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Oct 15 '21 at 12:32 comment added PeterBe Thanks Neil for your answers. I accepted and upvoted your answer.
Oct 13 '21 at 12:52 comment added Neil Slater In general, RL will cope better with soft constraints for state values, with negative rewards, but it can also cope OK with failure/early termination as a solution for hard constraints. You also asked about avoiding termination - my answers there are with regard to hard constraints only.
Oct 13 '21 at 12:50 comment added Neil Slater @PeterBe Yes that's fine if it is a soft constraint and that state can actually occur physically in the real system. My answer about excluding states from training is regarding strict constraints. Your question includes examples ranging from soft constraints to strict/hard constraints, so I have done my best to cover both in the answer. Only you can say when looking at a constraint whether it is a hard or soft constraint for the system
Oct 13 '21 at 12:22 comment added PeterBe Thanks Neil for your answer. Actually the control system always begins at the beginning of the day and the states there are all set to valid values. So the starting states are always valid states in my example. Thus it is not possible to start the training from unreachable states. I don't really understand the second part of your comment. The training always beginns with valid states but it can happen that the states violate some constraints. For this I use a penalty such that the agent gets bad rewards when beeing in such a state. If the agent is in such a state it should try to get out of it
Oct 13 '21 at 12:10 comment added Neil Slater For (2) by not training your system on the unreachable states as starting states. You have already decided a constraint that some state is not reachable, and you can detect this (otherwise you would not be able to calculate any penalty for reaching that state). So skip memorising and/or training for any (s,a) pair where s is outside your constraints. You will still want to train for (s,a,r,s') wheer s' is unreachable in orderto apply the constraint penalty and stop the agent going there.
Oct 13 '21 at 12:00 comment added PeterBe Thanks Neil for your answer and effort. I really appreciate it. Regarding (3) I have aske a separate question (ai.stackexchange.com/questions/32042/…). Bur regarding (2) I still do not understand your answer. How can I make sure "that if a state is not reachable, learning a policy decision for it may be a waste of time." that this is not happening?
Oct 12 '21 at 16:57 comment added Neil Slater For (2) the assumption is that you have a state space constraint. So for certain don't train on data that starts from unreachable states according to your constraint. For (3) I think that would be a good separate question on the site. You can also choose to interpret the lower figure as zero regardless in terms of effect. I don't know whether that would be better than your options for remodelling the action space to force only valid actions.
Oct 12 '21 at 13:14 comment added PeterBe Thanks Neil for your answer and effort. I really appreciate it. Regarding your answer to 2) " I mean that if a state is not reachable, learning a policy decision for it may be a waste of time." --> how can I make sure that this is not happening? Regarding your answer to 3) "the point is not to adjust things afterwards, but to construct the action space so that only valid actions are possible." --> how can I do that? I have two continuous variables x(t) and y(t). Now IF x(t) is >0 THEN y(t) has to be 0 and vice versa with x(t) and y(t) element 0 or [0.25,1]. How can tell this to the agent?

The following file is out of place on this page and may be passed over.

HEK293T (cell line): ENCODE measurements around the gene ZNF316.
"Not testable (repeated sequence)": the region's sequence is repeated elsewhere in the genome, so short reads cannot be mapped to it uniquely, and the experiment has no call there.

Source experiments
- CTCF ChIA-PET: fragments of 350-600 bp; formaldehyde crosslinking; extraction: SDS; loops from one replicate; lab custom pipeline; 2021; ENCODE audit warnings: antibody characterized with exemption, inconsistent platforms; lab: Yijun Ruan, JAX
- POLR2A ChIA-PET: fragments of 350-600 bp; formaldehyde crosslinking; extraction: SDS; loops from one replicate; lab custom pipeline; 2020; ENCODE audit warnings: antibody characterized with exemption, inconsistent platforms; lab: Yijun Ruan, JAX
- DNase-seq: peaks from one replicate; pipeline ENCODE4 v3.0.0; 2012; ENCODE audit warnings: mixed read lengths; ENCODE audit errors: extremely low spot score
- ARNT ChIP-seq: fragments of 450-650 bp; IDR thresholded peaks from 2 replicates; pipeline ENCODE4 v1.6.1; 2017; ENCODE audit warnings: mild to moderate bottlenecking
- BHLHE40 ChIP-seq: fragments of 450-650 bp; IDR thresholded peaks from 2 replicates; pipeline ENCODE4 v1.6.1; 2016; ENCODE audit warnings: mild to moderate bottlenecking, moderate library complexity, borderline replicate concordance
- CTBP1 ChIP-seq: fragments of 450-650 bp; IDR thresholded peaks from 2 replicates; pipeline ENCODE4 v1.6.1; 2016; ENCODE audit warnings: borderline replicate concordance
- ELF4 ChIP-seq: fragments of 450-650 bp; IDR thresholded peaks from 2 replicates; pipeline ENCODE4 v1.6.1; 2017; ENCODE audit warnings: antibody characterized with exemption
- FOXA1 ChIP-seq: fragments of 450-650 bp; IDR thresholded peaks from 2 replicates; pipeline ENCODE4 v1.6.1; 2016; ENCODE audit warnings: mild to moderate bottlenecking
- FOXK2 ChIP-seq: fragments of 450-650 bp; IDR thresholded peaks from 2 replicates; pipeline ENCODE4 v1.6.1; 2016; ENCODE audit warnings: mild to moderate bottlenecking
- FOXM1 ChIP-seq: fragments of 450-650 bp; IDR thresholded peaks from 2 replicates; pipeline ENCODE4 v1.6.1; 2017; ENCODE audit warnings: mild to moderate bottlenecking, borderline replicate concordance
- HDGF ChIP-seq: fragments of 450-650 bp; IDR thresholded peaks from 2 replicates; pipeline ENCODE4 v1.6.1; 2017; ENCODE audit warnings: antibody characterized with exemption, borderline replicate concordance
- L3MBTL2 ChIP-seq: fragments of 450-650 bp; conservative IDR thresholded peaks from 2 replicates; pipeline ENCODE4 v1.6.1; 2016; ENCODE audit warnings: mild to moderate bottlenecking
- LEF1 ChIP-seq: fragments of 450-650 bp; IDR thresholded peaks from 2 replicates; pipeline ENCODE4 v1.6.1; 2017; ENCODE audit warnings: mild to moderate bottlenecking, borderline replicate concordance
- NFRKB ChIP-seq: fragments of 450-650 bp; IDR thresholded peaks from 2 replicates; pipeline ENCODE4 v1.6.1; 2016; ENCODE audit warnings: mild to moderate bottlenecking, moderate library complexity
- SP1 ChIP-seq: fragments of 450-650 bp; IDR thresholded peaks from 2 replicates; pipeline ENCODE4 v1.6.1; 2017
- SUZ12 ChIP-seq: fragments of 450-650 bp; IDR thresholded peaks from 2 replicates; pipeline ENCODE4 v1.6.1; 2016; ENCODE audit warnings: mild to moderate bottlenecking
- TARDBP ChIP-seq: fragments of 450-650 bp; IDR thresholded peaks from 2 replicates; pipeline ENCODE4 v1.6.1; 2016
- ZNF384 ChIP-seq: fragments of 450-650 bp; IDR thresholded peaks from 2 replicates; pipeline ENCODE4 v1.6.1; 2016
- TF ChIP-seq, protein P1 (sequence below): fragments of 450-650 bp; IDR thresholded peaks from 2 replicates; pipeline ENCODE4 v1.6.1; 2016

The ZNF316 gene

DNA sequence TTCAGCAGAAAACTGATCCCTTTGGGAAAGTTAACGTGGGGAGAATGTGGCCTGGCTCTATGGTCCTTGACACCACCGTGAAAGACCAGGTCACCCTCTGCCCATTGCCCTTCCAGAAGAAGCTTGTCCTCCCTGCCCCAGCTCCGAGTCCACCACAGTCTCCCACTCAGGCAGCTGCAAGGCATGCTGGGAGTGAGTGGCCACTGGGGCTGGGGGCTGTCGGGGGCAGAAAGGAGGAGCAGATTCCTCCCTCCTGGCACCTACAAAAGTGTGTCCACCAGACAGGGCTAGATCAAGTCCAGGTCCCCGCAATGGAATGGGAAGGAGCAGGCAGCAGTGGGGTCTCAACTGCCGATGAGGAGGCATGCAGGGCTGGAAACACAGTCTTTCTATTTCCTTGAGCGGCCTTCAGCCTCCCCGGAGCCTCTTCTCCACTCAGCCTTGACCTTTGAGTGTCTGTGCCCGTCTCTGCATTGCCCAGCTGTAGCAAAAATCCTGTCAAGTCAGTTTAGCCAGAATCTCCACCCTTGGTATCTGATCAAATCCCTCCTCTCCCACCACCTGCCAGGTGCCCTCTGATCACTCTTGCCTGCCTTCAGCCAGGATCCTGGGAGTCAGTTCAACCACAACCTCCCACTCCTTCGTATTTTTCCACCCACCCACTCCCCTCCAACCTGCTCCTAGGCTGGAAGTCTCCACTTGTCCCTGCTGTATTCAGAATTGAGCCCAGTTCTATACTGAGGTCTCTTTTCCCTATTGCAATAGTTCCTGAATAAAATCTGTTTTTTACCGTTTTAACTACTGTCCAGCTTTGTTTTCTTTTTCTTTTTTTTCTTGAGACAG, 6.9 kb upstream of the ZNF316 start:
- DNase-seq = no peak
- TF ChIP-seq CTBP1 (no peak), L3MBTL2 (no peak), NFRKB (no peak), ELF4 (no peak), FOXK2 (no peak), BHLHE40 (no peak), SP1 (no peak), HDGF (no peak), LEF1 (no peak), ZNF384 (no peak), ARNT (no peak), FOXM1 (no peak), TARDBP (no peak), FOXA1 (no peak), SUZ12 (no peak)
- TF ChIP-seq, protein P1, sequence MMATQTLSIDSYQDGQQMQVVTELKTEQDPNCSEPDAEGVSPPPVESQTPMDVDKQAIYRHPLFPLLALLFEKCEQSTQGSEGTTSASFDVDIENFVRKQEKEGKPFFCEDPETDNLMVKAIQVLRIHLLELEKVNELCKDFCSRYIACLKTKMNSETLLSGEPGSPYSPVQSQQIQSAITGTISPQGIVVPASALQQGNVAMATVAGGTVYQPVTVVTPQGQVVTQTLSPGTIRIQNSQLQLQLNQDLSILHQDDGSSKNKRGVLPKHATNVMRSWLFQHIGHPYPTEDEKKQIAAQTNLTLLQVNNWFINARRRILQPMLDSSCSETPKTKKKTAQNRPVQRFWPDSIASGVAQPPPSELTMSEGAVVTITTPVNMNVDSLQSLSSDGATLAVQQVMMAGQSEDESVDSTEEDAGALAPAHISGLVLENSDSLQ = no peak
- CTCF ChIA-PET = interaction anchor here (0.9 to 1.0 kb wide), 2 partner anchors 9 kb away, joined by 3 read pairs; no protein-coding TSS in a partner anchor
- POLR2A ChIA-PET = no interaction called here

Oct 11 '21 at 20:13 comment added Neil Slater @PeterBe: For (1) Yes that's what I mean. For (2) I mean that if a state is not reachable, learning a policy decision for it may be a waste of time. For (3) I don't understand your comment, but I think you are saying that you have a continuous action vector, or at the least multiple settings for each heater. In either case this is not two actions, but more - potentially a lot more. However, you can still expand on the idea in the answer - the point is not to adjust things afterwards, but to construct the action space so that only valid actions are possible.
Oct 11 '21 at 15:50 comment added PeterBe 3) About the absolute rules I have not 3 but 2 actions (one for each story). Can I just directly change the actions in each iteration of the learning such that this constraint is not violated? For example if the RL agent wanted to assign a positive value for each 2 actions (which is not possible) I would just overwrite these proposed actions from RL with my own rule? Where would I have to do this? In the step function of the environment or shall I rather define a new separate control class that can overrule the actions of the RL agent.
Oct 11 '21 at 15:50 comment added PeterBe Thanks a lot Neil for your answer. I have 3 questions on that. 1) About Hard constraints you wrote "terminate the episode early and score 0 for breaking the constraint." --> What do you mean by terminating the episode? To finish the RL and give a reward of 0? I think in my case this would happen many times such that the learning might suffer from that. 2) About the hard constraints you wrote "That is because the agent learning how to "escape" from an unreachable state may not be useful." --> What do you mean by that?
Sep 24 '21 at 18:56 history edited Neil Slater CC BY-SA 4.0
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Sep 24 '21 at 18:50 history answered Neil Slater CC BY-SA 4.0